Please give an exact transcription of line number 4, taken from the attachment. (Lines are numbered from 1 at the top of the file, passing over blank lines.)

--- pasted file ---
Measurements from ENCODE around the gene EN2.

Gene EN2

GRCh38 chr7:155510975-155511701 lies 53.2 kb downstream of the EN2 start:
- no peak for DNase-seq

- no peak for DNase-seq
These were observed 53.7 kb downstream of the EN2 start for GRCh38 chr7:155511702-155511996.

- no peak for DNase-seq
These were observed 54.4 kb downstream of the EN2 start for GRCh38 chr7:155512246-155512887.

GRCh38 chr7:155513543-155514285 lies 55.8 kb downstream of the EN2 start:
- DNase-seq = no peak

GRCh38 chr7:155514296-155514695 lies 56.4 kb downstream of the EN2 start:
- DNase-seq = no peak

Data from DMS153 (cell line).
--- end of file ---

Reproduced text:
- no peak for DNase-seq